Tags: sweden | eu | europe | bank

Sweden Regulator: EU Bank Risks Growing ‘Rapidly’

Wednesday, 12 Oct 2011 06:38 PM

Risks to Europe’s bank industry are “rapidly” mounting as the fallout of Greece’s debt crisis engulfs the whole region, said Martin Andersson, director-general of Sweden’s Financial Supervisory Authority.

“We don’t see any positive signs,” Andersson said in an interview in Stockholm Wednesday. “Things are getting worse and, of course, then you’re more concerned about liquidity and solvency.”

Europe’s debt crisis has reached “a systemic dimension” and needs to be tackled “decisively,” European Central Bank President Jean-Claude Trichet told lawmakers in Brussels this week. Policy makers are debating how to recapitalize the region’s troubled banks as the sovereign debt crisis threatens to wreak havoc on balance sheets, undermining any recovery prospects.

“We might end up in a situation similar to what happened in 2008” following the collapse of Lehman Brothers Holdings Inc., Andersson said. “And then of course there will be problems with liquidity.”

In Sweden, banks need to reduce their reliance on dollar funding, the central bank and Finance Minister Anders Borg have warned. Swedish banks’ efforts to boost capital since 2008 are encouraging, though higher buffers are needed to compensate for dollar funding risks, Andersson said.

“The banks now have a better liquidity management,” he said. “They are much more prepared for this uncertainty that’s in the market right now and potentially much worse turbulence.”

Capital Buffers

While bank funding markets across much of Europe are tightening up, “Swedish banks have easier access to funding than many European banks and they are better-capitalized,” he said. Still, they “have structural risks on the funding side.”

Nordea Bank AB, Sweden’s biggest lender, had a Core Tier 1 capital ratio -- a measure of financial strength -- of 10.3 percent of its risk-weighted assets at the end of last year, according to the Riksbank’s latest financial stability report published in May. Swedbank AB’s ratio was 13.9 percent, Svenska Handelsbanken AB had 13.8 percent, while SEB AB had 12.2 percent.

Borg said Wednesday that European efforts to tackle a banking crisis should encompass the whole region, and not be limited to the 17 nations that share the euro.

“We don’t have a banking system for the euro countries. We have a banking system for Europe,” he said in an interview outside Stockholm. The risk of an outright European banking crisis won’t be averted until policy makers put Greece on a path to sustainable debt reduction, he said. The 21 percent haircut that Europe’s leaders have agreed that private investors should take on their Greek holdings isn’t enough, Borg said.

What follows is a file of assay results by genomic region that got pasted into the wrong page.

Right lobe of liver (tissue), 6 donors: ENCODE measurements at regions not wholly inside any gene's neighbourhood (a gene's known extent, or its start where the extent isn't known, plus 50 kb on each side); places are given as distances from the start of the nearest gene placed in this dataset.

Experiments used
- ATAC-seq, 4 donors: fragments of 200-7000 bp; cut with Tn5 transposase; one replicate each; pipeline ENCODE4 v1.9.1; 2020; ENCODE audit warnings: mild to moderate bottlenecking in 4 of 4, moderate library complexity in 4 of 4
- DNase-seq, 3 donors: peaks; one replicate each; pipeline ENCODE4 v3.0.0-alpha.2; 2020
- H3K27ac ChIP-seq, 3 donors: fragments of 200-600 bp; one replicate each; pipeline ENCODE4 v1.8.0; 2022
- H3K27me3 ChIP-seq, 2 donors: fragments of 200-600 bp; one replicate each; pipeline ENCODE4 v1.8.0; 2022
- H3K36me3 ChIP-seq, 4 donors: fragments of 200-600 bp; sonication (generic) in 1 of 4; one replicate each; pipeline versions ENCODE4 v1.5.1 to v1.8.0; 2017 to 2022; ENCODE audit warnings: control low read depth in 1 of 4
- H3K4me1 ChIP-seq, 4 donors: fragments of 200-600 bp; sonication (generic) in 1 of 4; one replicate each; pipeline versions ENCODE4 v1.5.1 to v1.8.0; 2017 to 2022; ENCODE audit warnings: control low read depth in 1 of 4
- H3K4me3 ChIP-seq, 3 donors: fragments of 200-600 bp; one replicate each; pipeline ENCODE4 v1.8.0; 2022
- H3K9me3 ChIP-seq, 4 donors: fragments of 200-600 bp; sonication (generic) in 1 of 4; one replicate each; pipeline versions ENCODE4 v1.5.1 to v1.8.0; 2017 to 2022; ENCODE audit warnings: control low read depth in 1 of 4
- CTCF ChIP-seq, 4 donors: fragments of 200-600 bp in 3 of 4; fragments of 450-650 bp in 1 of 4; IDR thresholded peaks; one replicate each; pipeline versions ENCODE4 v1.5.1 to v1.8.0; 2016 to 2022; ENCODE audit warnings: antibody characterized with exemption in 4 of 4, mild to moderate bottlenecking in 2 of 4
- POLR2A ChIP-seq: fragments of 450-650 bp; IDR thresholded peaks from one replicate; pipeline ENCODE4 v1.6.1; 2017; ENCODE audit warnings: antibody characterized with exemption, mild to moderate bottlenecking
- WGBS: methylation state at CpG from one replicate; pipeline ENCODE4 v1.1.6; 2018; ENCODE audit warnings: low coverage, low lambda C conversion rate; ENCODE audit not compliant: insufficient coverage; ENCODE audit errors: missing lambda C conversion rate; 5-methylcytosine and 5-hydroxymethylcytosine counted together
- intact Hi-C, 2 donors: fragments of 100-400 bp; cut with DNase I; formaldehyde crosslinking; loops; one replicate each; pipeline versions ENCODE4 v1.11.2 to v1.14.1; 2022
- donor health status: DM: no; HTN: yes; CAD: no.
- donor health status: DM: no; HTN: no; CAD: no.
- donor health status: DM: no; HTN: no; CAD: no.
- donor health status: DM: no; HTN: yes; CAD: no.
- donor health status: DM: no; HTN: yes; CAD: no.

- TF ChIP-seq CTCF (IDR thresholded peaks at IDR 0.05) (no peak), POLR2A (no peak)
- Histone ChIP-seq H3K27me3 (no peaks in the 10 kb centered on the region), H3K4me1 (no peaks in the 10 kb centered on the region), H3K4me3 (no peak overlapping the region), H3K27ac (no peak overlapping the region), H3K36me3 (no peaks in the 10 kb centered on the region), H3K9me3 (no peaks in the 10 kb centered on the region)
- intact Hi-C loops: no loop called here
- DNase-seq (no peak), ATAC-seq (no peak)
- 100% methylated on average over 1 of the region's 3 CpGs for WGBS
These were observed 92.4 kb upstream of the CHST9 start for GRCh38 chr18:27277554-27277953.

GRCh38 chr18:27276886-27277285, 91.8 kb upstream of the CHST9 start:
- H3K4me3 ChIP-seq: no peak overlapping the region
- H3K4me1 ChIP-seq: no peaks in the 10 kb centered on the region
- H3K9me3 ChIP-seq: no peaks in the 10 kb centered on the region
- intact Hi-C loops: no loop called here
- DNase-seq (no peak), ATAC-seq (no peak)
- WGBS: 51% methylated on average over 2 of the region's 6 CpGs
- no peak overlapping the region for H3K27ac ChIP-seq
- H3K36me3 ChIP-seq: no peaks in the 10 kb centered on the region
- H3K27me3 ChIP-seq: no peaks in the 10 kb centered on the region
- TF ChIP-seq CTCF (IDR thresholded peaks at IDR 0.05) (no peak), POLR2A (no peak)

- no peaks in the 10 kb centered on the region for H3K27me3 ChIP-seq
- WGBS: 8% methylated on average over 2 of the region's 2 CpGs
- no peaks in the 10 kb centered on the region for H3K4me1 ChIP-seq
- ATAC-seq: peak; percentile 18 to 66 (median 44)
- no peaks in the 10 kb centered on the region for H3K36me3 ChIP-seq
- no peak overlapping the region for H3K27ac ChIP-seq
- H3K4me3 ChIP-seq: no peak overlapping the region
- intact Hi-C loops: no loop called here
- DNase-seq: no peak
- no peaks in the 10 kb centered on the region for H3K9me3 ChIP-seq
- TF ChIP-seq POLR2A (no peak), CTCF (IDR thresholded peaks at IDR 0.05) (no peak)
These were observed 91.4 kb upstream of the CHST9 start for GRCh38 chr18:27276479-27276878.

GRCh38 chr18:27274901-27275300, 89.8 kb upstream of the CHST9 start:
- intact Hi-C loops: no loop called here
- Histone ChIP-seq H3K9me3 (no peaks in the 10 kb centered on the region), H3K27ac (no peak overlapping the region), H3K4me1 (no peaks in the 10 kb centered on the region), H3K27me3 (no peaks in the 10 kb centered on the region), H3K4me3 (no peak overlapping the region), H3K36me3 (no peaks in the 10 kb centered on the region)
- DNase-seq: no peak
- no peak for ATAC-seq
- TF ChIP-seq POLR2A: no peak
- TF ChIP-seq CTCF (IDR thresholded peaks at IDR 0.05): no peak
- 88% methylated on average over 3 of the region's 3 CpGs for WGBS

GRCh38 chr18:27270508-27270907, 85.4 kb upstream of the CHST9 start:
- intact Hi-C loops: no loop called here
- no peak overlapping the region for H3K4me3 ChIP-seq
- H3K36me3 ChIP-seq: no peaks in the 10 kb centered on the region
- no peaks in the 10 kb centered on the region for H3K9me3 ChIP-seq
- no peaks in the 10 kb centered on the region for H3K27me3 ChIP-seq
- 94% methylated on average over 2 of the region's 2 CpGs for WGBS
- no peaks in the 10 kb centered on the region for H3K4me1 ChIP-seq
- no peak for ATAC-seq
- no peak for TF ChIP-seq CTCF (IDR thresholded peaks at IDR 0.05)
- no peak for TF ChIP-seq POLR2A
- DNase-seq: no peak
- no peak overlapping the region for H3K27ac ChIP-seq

‘Significantly More’

It needs to be “significantly more,” he said. “The market must feel comfortable with the debt logic.”

Sweden’s Riksbank has urged the country’s banks to reduce a mismatch in dollar funding and krona lending to prevent a rerun of the liquidity crisis that followed the failure of Lehman Brothers. That event forced the central bank to step in and provide emergency dollars, peaking at $30 billion.

Foreign currency borrowing by Swedish banks, whose combined balance sheets are about four times the size of the economy, has risen to about 1.5 trillion kronor ($227 billion), from 200 billion kronor in 1998, according to Riksbank data.

Nordea Chief Executive Officer Christian Clausen last month characterized Europe’s bank funding market as “very stressed,” and warned failure to solve Greece’s debt woes will trigger a broader crisis.

“Things are going in the wrong direction quite rapidly in the market,” Andersson said. “Something that started off as a Greek problem has a potentially global impact,” he said.

Creditor Risks

The risk of a banking crisis in Europe increases the urgency for policy makers and regulators to design effective resolution models, Andersson said. He says Sweden shouldn’t be afraid to impose bail-in rules before such legislation is adopted in the rest of Europe.

Denmark, which in October last year became the first EU nation to pass a bail-in bill, has seen most of its lenders frozen out of funding markets after bank failures led to senior creditor losses. The Danish experience shouldn’t persuade other countries to rethink the model, Andersson said.

“The whole idea of credit risk is that creditors should bare part of the loss,” he said. “We can’t have a financial system that only can survive in upturns. It’s really about getting the incentives right and I think the resolution framework is absolutely key.”

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Risks to Europe s bank industry are rapidly mounting as the fallout of Greece s debt crisis engulfs the whole region, said Martin Andersson, director-general of Sweden s Financial Supervisory Authority. We don t see any positive signs, Andersson said in an interview in...
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Wednesday, 12 Oct 2011 06:38 PM
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